Gobs of Cool Creatures, Odd Finds on Oregon Coast Beaches Now
Published 10/26/2016 at 5:11 AM PDT
By Oregon Coast Beach Connection staff
(Seaside, Oregon) – A brief walk along any Oregon coast beach can yield bundles of wonders, especially after storms. This past weekend – less than a week since some of the big winds and waves – Seaside Aquarium's Tiffany Boothe wandered that stretch in front of the nearly 80-year-old attraction to make some interesting finds of stuff just lying around. This included a few critters that were curiously out of place and of a Halloween theme. (All photos Tiffany Boothe, Seaside Aquarium).
One of the highlights of her walk was finding a salp or two (above). These look like jellyfish and are indeed related – but not quite in that category.
“In order to understand the salp you must first understand the tunicate,” Boothe said. “Tunicates belong to the same phylum as vertebrates. Though as adults they do not have a backbone, developing larvae posses a tail, a dorsal nerve cord, and a dorsal stiffening structure (not composed of bone) called the notochord. Because of this, tunicates are thought to be more closely related to vertebrates such as fish and people.”
A salp is what is known as a pelagic tunicate, meaning they drift along the waters of the ocean, including the Oregon coast.
“They move by means of jet propulsion, and feeding is accomplished by pumping plankton-laden water through the body where a mucous net is used to extract food particles,” Boothe said. “They can be found individually or in large aggregations consisting of millions of individuals.”
Another striking find was the sheer masses of tube worm casings. Tube worms – mostly called cellophane worms – live in the deeper waters. They live inside these protective casings, which are actually first secreted by their own bodies and then harden into a shell that keeps them from harm.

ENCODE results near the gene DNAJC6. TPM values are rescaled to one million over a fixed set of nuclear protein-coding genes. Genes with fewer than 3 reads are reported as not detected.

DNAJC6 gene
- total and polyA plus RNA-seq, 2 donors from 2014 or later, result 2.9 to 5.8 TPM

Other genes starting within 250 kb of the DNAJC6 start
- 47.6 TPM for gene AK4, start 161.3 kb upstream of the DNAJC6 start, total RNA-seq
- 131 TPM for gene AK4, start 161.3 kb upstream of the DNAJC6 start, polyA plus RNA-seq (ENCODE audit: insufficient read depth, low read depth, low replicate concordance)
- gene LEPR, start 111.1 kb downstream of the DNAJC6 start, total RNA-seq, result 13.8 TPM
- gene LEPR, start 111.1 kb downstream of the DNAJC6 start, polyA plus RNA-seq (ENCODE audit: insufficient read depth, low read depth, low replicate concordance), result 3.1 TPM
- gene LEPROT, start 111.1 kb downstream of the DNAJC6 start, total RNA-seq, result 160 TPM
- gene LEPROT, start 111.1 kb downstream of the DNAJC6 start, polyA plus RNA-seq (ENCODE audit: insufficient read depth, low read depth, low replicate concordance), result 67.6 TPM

If the right kind of ocean upwelling, storm and currents come together, gobs of them wash up onshore. Boothe said lots of them have been coming ashore in recent weeks. (Earlier this year, these caused a stir on the central coast).
Then there was that amphipod Boothe found. These are tiny shrimp-like crustaceans.
“This is probably the cutest amphipod in the world,” Boothe said. “The Hitchhiking amphipod takes refuge inside of jellyfish. This poor little guy must have lost his jelly.”
Also considered cute by Boothe: the Pale Beach Hopper.
These are the most common kind of sand flea you'll find on the Oregon coast. Although they are not fleas at all but amphipods, just like the previous creature she raved about.
When the Pale Beach Hopper notices you approaching, it lives up to its name and hops away in a flash. It does so by flexing and straightening its body. Also unlike fleas: they do not bite. Indeed, they're an important part of the ecosystem as they eat marine debris that has washed up. They help keep the beaches clean.
Among the more curious finds, however, were a few spiders and an insect related to the potato bug.
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